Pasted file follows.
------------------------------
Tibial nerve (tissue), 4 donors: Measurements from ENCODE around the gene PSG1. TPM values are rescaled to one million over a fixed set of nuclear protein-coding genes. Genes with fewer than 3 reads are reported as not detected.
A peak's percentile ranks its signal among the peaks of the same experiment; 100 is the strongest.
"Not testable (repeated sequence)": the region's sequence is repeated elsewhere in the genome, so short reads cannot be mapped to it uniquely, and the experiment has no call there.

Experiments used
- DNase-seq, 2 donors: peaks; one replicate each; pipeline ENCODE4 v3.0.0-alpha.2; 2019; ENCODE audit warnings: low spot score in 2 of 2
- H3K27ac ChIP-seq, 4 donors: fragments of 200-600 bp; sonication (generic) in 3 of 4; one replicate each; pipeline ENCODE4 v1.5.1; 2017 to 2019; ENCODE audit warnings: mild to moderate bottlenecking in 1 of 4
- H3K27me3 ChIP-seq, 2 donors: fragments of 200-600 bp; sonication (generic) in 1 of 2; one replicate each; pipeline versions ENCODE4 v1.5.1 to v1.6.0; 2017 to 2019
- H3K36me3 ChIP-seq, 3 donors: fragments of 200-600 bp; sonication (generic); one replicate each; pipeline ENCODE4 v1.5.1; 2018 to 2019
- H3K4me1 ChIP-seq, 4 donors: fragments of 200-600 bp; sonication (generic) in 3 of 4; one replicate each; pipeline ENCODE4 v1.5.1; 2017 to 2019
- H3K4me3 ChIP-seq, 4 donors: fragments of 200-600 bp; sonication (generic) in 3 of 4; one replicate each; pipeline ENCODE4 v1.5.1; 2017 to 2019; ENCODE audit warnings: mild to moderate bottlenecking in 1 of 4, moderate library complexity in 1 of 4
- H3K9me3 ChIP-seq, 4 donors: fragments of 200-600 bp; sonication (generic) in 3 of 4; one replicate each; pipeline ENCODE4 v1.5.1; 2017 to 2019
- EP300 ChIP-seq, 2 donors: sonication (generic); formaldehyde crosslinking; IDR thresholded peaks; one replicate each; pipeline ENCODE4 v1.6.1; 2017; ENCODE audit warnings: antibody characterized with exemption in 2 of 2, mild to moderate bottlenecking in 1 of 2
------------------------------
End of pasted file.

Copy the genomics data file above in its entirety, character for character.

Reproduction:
Tibial nerve (tissue), 4 donors: Measurements from ENCODE around the gene PSG1. TPM values are rescaled to one million over a fixed set of nuclear protein-coding genes. Genes with fewer than 3 reads are reported as not detected.
A peak's percentile ranks its signal among the peaks of the same experiment; 100 is the strongest.
"Not testable (repeated sequence)": the region's sequence is repeated elsewhere in the genome, so short reads cannot be mapped to it uniquely, and the experiment has no call there.

Experiments used
- DNase-seq, 2 donors: peaks; one replicate each; pipeline ENCODE4 v3.0.0-alpha.2; 2019; ENCODE audit warnings: low spot score in 2 of 2
- H3K27ac ChIP-seq, 4 donors: fragments of 200-600 bp; sonication (generic) in 3 of 4; one replicate each; pipeline ENCODE4 v1.5.1; 2017 to 2019; ENCODE audit warnings: mild to moderate bottlenecking in 1 of 4
- H3K27me3 ChIP-seq, 2 donors: fragments of 200-600 bp; sonication (generic) in 1 of 2; one replicate each; pipeline versions ENCODE4 v1.5.1 to v1.6.0; 2017 to 2019
- H3K36me3 ChIP-seq, 3 donors: fragments of 200-600 bp; sonication (generic); one replicate each; pipeline ENCODE4 v1.5.1; 2018 to 2019
- H3K4me1 ChIP-seq, 4 donors: fragments of 200-600 bp; sonication (generic) in 3 of 4; one replicate each; pipeline ENCODE4 v1.5.1; 2017 to 2019
- H3K4me3 ChIP-seq, 4 donors: fragments of 200-600 bp; sonication (generic) in 3 of 4; one replicate each; pipeline ENCODE4 v1.5.1; 2017 to 2019; ENCODE audit warnings: mild to moderate bottlenecking in 1 of 4, moderate library complexity in 1 of 4
- H3K9me3 ChIP-seq, 4 donors: fragments of 200-600 bp; sonication (generic) in 3 of 4; one replicate each; pipeline ENCODE4 v1.5.1; 2017 to 2019
- EP300 ChIP-seq, 2 donors: sonication (generic); formaldehyde crosslinking; IDR thresholded peaks; one replicate each; pipeline ENCODE4 v1.6.1; 2017; ENCODE audit warnings: antibody characterized with exemption in 2 of 2, mild to moderate bottlenecking in 1 of 2